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ARS Home » Northeast Area » Beltsville, Maryland (BARC) » Beltsville Agricultural Research Center » Sustainable Agricultural Systems Laboratory » Research » Publications at this Location » Publication #395861

Research Project: Precision Integrated Weed Management in Conventional and Organic Crop Production Systems

Location: Sustainable Agricultural Systems Laboratory

Title: Use of synthetic images for training a deep learning model for weed detection and biomass estimation in cotton

item SAPKOTA, BISHWA - Texas A&M University
item POPESCU, SOREN - Texas A&M University
item RAJAN, NIJAN - Texas A&M University
item LEON, RAMON - North Carolina State University
item REBERG-HORTON, CHRIS - North Carolina State University
item Mirsky, Steven

Submitted to: Scientific Reports
Publication Type: Peer Reviewed Journal
Publication Acceptance Date: 10/31/2022
Publication Date: 11/15/2022
Citation: Sapkota, B., Popescu, S., Rajan, N., Leon, R., Reberg-Horton, C.S., Mirsky, S.B., Bagavathiannan, M. 2022. Use of synthetic images for training a deep learning model for weed detection and biomass estimation in cotton. Scientific Reports. 12. Article number19580.

Interpretive Summary: There is increasing interest in being able to spot-treat weeds in the field rather than spraying the full field. Spot-treatment of weeds decreases the amount of herbicide that must be applied, which provides economic and environmental benefits. However, the ability to efficiently spot-treat weeds requires advanced technology that can detect weeds in the field, tell them apart from the cash crop, and estimate their biomass. Current methods of weed detection rely on training algorithms on large amounts of data. This paper discusses a more efficient means of training algorithms. The methodology outlined in this paper is useful to research scientists and brings US farmers one step closer to realizing the ability to spot-treat weeds in the field, decreasing the economic and environmental costs of herbicide use.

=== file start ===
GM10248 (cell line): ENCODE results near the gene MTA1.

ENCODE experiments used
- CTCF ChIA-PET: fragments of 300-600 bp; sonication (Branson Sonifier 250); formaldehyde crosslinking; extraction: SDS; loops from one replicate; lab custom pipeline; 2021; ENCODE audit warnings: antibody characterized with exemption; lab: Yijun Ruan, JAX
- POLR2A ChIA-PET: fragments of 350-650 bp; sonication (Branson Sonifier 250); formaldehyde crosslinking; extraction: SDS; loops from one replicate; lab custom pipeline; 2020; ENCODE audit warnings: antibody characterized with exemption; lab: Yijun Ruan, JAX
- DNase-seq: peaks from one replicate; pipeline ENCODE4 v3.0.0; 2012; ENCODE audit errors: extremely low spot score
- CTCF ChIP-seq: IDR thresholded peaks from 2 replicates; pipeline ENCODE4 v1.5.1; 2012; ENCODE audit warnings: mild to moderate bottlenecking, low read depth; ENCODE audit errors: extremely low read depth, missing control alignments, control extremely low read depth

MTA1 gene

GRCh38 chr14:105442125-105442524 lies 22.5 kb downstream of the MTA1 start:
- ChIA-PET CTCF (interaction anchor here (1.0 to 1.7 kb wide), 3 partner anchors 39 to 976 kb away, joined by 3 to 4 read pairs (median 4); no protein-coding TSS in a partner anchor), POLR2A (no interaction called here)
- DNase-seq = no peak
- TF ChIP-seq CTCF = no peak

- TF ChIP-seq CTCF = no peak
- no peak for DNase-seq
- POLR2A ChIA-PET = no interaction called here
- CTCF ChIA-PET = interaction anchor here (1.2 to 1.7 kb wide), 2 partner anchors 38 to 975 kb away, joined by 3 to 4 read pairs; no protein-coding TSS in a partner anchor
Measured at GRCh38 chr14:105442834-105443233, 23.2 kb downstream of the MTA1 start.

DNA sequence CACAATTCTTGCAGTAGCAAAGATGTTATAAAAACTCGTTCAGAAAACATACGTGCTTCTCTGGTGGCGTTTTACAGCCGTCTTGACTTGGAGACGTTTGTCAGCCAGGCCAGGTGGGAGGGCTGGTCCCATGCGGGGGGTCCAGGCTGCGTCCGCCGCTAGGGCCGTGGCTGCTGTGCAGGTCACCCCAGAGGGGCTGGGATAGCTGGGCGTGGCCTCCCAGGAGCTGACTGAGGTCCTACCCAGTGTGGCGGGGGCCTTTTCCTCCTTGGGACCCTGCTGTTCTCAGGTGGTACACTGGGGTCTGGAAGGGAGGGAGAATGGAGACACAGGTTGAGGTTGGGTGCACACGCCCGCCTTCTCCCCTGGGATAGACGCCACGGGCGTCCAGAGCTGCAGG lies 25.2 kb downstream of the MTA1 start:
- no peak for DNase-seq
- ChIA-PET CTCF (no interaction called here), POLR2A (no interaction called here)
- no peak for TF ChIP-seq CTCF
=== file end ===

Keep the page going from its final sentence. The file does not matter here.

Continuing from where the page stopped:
Technical Abstract: Site-specific treatment of weeds in agricultural landscapes has been gaining importance in recent years due to economic savings and minimal impact on the environment. Over the years, advanced precision systems have been developed for site-specific weed treatment; weed detection is usually the most crucial component of these systems. Different detection methods have been developed and tested, but recent developments in neural networks have offered great prospects. However, a major limitation with the neural network models is the requirement of high volumes of data for training. The current study aims at exploring an alternative approach to real images to address this issue. In this study, synthetic images were generated with various strategies using plant instances clipped from UAV-borne real images to train a powerful convolutional neural network (CNN) known as "Mask R-CNN" for weed detection and segmentation. The study was conducted on morningglories (MG) and grass weeds (Grass) infested in cotton. The biomass for individual weeds was also collected in the field for biomass modeling using detection and segmentation results. Results showed comparable performance between the synthetic and real images. Around 40-50 plant instances were sufficient for generating synthetic images that resulted in optimal performance. Row-orientation of cotton in the synthetic images was beneficial compared to random-orientation. Synthetic images generated with automatically-clipped plant instances performed similar to the ones generated with manually-clipped instances. Generative Adversarial Networks-derived fake plant instances-based synthetic images did not perform as effective as real plant instance-based images. The canopy mask area predicted weed biomass with R2 values of 0.66 and 0.46 for MG and Grass, respectively. The findings of this study offer valuable insights for guiding future endeavors oriented towards using synthetic images for weed detection and segmentaion, and biomass estimation in row crops.